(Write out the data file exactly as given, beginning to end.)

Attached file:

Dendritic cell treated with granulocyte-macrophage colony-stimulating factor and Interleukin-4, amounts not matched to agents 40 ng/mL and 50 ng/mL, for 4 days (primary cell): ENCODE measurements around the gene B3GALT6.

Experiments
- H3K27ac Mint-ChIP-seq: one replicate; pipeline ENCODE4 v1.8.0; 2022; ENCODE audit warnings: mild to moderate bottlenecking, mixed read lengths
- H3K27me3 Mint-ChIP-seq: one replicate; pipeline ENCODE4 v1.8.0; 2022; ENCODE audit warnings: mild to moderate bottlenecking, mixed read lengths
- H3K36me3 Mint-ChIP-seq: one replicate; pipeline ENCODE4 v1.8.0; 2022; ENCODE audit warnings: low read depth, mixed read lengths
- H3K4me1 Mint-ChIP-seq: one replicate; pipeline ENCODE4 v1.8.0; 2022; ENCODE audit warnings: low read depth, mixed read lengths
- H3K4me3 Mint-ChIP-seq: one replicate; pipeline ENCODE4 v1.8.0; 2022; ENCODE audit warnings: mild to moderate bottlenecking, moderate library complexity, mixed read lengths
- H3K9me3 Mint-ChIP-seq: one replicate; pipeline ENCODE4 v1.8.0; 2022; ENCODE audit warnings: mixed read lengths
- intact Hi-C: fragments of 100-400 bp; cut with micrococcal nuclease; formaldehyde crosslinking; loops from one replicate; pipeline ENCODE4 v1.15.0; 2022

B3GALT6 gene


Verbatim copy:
Dendritic cell treated with granulocyte-macrophage colony-stimulating factor and Interleukin-4, amounts not matched to agents 40 ng/mL and 50 ng/mL, for 4 days (primary cell): ENCODE measurements around the gene B3GALT6.

Experiments
- H3K27ac Mint-ChIP-seq: one replicate; pipeline ENCODE4 v1.8.0; 2022; ENCODE audit warnings: mild to moderate bottlenecking, mixed read lengths
- H3K27me3 Mint-ChIP-seq: one replicate; pipeline ENCODE4 v1.8.0; 2022; ENCODE audit warnings: mild to moderate bottlenecking, mixed read lengths
- H3K36me3 Mint-ChIP-seq: one replicate; pipeline ENCODE4 v1.8.0; 2022; ENCODE audit warnings: low read depth, mixed read lengths
- H3K4me1 Mint-ChIP-seq: one replicate; pipeline ENCODE4 v1.8.0; 2022; ENCODE audit warnings: low read depth, mixed read lengths
- H3K4me3 Mint-ChIP-seq: one replicate; pipeline ENCODE4 v1.8.0; 2022; ENCODE audit warnings: mild to moderate bottlenecking, moderate library complexity, mixed read lengths
- H3K9me3 Mint-ChIP-seq: one replicate; pipeline ENCODE4 v1.8.0; 2022; ENCODE audit warnings: mixed read lengths
- intact Hi-C: fragments of 100-400 bp; cut with micrococcal nuclease; formaldehyde crosslinking; loops from one replicate; pipeline ENCODE4 v1.15.0; 2022

B3GALT6 gene